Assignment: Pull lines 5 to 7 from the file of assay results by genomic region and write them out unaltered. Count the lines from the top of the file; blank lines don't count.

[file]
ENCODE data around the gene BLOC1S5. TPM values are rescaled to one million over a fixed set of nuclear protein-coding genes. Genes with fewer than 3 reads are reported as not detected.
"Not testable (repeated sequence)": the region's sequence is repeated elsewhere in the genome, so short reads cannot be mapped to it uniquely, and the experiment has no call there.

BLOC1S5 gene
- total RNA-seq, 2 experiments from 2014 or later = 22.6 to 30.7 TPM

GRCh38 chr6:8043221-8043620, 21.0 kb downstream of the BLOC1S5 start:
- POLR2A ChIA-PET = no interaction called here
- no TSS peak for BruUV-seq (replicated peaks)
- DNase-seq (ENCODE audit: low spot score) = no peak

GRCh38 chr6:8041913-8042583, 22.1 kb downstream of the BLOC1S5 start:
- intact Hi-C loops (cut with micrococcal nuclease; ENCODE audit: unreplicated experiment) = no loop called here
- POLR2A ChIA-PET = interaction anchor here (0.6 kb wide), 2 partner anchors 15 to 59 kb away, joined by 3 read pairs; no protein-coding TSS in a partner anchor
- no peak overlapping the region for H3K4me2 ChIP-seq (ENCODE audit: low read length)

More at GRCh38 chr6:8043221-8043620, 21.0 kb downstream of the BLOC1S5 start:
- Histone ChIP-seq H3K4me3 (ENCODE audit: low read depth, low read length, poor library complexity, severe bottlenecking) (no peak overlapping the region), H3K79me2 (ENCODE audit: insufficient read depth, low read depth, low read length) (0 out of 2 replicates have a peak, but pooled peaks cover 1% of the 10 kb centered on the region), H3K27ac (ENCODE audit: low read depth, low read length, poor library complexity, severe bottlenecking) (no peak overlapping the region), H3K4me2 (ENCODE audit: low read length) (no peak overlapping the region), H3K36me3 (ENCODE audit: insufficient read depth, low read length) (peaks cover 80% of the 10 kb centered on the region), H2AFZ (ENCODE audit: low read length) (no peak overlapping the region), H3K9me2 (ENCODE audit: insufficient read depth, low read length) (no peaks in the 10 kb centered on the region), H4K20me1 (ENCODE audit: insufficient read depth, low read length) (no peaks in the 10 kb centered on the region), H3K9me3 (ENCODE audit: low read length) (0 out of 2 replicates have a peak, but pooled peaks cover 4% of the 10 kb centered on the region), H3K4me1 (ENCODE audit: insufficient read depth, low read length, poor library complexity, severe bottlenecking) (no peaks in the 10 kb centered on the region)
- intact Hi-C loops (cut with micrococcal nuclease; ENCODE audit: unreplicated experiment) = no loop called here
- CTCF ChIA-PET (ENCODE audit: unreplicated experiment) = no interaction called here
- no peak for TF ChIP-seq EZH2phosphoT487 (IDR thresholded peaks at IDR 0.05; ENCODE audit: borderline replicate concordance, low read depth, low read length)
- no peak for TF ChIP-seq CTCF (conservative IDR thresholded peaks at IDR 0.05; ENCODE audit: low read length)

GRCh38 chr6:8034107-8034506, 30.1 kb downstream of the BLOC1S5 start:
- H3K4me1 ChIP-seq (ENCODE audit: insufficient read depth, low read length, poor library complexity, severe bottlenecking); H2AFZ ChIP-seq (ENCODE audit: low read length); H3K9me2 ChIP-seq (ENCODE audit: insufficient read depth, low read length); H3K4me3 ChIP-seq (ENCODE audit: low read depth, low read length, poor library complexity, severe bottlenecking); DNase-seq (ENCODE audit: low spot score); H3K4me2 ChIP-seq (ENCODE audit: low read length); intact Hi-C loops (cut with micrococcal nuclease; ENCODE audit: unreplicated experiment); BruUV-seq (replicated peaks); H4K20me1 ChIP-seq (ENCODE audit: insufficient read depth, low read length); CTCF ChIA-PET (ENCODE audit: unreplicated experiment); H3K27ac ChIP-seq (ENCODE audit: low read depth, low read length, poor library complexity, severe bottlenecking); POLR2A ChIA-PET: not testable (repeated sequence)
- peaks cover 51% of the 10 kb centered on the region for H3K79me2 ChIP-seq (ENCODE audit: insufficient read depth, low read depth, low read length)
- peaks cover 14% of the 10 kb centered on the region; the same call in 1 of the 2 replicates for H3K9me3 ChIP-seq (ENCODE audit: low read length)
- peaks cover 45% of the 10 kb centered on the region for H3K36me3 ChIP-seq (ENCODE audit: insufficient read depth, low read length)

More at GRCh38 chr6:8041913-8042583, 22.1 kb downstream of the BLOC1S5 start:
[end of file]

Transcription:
GRCh38 chr6:8043221-8043620, 21.0 kb downstream of the BLOC1S5 start:
- POLR2A ChIA-PET = no interaction called here
- no TSS peak for BruUV-seq (replicated peaks)